The new clause requires that prime contractors, upon receipt of accelerated payments from the Government, to make accelerated payments to small business subcontractors, to the maximum extent practicable, after receipt of a proper invoice and all proper documentation from small business subcontractors. This new provision does not provide any new rights under the Prompt Payment Act (still 30 days).
If you parse this clause, you can see that there is a lot of "wiggle room" for prime contractors. They might receive their expedited payments but forget to pass that along to their subs. Consider these:
- Maximum extent practicable - what does this really mean? What if the prime contractor doesn't have sufficient resources to process expedited subcontractor payments? What if the accounts payable system requires extensive modification?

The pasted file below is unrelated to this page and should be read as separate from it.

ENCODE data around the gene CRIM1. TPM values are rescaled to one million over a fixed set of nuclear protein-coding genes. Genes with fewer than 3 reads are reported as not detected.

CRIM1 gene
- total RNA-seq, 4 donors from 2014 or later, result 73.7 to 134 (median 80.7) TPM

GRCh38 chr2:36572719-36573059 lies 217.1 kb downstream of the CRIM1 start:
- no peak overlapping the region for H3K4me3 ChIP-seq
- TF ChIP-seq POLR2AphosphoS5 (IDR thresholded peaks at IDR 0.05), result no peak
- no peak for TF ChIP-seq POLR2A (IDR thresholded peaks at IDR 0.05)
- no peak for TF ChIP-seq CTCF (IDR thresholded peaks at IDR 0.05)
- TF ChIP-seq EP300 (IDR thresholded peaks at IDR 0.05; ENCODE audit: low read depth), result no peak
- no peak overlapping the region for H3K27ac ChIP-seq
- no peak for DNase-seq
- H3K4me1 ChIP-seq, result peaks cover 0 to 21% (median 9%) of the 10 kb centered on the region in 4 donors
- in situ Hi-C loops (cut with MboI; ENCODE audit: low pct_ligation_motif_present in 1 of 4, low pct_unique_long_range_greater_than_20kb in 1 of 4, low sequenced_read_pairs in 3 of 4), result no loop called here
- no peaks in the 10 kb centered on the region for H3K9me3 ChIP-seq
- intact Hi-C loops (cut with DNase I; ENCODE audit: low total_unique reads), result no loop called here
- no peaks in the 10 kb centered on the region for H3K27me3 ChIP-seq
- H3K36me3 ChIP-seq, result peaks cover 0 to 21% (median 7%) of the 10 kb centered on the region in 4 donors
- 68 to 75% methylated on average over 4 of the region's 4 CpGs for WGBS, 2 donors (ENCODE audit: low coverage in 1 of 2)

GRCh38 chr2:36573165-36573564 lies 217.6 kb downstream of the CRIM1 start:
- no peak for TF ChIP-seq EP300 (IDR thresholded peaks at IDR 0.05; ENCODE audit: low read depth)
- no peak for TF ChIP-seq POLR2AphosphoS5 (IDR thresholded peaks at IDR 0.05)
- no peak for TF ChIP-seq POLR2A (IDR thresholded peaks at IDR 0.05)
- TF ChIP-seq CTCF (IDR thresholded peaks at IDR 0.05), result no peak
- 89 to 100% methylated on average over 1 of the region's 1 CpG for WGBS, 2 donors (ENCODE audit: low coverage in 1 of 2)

- After receipt of "all proper documentation" - Any business, if that is their bent, can find ways to prolong the period in which they make payments.
With this in mind, the question arises as who will enforce the new rule. There is nothing in it that provides a Government party to address the prime's failure to accelerate payments to small business subcontractors. There is no penalty, there is not "audit" to ensure compliance, nor are there any performance standards to which prime contractors will be held.
There is some remedy available under FAR 32.112, Subcontractor assertions of nonpayment. That clause provides two remedies: i) the contracting officer will "encourage" the prime to pay its bills and ii) the Government may withhold payments from the prime. Well, that's weak and ineffectual and never happens. Or, the Government could discontinue accelerated payments to the prime contractor. That remedy doesn't help anyone.
So, suffice to say that small business subcontractors suffer at the mercy of their primes.